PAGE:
In a letter addressed to Attorney General William Barr earlier this week, a group representing the Department of Justice's LGBTQ employees said that these employees have had to contend with increasing hostility and discrimination. The group, called DOJ Pride, said that it had surveyed its membership in October 2018 and found that only 31 percent of respondents believed that “the Department of Justice values its LGBTQ employees."
"Morale is low among LGBTQ individuals currently employed in the Department, and that the Department is not recruiting and retaining top LGBTQ talent," DOJ Pride wrote, citing the survey.
Bustle has reached out to the Justice Department for comment. DOJ Pride claimed in the letter that LGBTQ employees had left the department due to alleged mistreatment, and included comments from numerous unnamed employees to back up this point.
“I am leaving the DOJ in part due to the DOJ’s treatment of its LGBTQ employees,” one employee reportedly said as part of DOJ Pride's October survey. Another worker argued that "the DOJ is no longer the welcoming, inclusive environment for LGBTQ employees that it once was.”
In light of these comments, DOJ Pride urged Barr to issue an Equal Employment Opportunity statement indicating that the Justice Department would protect its LGBTQ employees by creating a “workplace free of discriminatory harassment.” The Justice Department has not issued an EEO of this nature since the Obama administration, according to BuzzFeed News.
DOJ Pride was founded in 1994, per BuzzFeed News, and currently represents LGBTQ employees who work in the FBI, Drug Enforcement Administration, Bureau of Prisons, U.S. Attorney's Offices, and other subdivisions of the Justice Department. According to the letter that the group sent to Barr on Wednesday, only 43 percent of the employees DOJ Pride surveyed back in October said they felt “the Department of Justice does not discriminate on the basis of sexual orientation or gender identity or expression.”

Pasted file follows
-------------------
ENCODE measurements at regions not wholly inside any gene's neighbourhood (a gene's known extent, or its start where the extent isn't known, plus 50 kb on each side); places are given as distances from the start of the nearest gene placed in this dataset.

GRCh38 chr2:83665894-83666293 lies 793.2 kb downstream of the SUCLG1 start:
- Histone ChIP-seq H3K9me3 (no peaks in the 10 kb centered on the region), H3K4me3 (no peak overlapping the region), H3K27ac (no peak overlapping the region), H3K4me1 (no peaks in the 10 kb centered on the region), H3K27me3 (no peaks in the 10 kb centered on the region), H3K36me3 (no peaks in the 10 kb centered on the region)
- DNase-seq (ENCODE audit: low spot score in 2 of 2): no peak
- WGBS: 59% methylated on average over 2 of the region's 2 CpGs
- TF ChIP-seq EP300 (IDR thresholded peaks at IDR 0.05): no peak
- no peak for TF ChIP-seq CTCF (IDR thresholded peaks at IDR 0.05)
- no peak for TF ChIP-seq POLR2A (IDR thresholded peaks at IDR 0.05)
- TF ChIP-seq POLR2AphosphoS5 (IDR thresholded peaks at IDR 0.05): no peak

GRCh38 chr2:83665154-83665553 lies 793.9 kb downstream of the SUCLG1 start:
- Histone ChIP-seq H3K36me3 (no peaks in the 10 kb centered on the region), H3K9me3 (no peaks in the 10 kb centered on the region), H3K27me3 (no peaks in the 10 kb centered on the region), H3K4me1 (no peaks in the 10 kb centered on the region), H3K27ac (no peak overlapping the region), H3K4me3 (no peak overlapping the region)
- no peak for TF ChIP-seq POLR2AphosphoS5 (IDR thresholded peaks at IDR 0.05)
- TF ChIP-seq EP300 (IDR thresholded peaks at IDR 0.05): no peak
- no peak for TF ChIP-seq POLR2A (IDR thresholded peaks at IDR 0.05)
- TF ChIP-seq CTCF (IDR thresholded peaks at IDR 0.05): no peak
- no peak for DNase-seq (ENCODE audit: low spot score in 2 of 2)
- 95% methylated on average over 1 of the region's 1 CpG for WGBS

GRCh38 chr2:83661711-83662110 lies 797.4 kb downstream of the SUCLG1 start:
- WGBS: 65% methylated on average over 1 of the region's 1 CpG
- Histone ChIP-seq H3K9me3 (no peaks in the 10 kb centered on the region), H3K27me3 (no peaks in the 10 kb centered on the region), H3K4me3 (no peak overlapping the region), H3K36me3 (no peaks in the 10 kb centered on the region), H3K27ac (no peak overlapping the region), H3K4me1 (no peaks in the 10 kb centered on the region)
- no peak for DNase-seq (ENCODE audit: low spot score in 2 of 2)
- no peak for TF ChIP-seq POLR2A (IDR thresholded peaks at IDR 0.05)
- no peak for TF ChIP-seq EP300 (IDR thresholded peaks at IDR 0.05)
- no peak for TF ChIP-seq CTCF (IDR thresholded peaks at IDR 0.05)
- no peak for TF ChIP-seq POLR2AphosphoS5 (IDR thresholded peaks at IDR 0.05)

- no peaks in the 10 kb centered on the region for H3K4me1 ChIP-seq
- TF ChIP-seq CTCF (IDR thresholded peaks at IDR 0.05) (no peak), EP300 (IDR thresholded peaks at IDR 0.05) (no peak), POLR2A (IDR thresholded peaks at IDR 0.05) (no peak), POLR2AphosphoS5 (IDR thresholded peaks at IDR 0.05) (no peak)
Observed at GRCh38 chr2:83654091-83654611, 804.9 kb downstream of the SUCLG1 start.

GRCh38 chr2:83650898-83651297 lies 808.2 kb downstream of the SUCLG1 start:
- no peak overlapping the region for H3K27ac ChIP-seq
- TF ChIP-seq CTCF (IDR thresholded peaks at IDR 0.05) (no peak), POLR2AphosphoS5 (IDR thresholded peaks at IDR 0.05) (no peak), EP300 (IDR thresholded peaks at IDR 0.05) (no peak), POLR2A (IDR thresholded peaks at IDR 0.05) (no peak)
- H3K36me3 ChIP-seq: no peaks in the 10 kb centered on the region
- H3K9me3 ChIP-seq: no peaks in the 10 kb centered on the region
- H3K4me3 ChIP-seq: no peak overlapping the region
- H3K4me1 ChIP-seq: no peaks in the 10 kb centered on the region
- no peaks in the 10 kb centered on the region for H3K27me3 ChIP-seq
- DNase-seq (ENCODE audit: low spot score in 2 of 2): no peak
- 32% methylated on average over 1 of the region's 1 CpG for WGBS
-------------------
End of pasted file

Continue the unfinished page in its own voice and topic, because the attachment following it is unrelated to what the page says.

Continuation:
Earlier this year, Barr said that he would support legislation banning discrimination against LGBTQ workers. However, much like his predecessor Jeff Sessions, Barr added that current law permits this discrimination, despite many courts arguing otherwise.
In 2017 and 2018, the Justice Department filed briefs arguing that Title VII of the Civil Rights Act of 1964 does not actually protect people from discrimination on the basis of sexual orientation or gender identity. Multiple courts have disagreed with the DOJ's position, and the 6th U.S. Circuit Court of Appeals sided with the EEOC earlier last year to argue that employers cannot use religious beliefs or anything else to justify discrimination.
Despite this pushback from courts, however, Barr seems to have maintained that federal law still technically permits discrimination against LGBTQ employees. DOJ Pride referred to this in its letter, arguing that issuing an EEO would be a significant statement for Barr to make.
“This affirmation is especially important to our members in light of the Department’s recent litigating position, which it volunteered ‘in its capacity as the Nation’s largest employer,’ that Title VII does not protect against discrimination on the basis of sexual orientation or gender identity,” DOJ Pride wrote.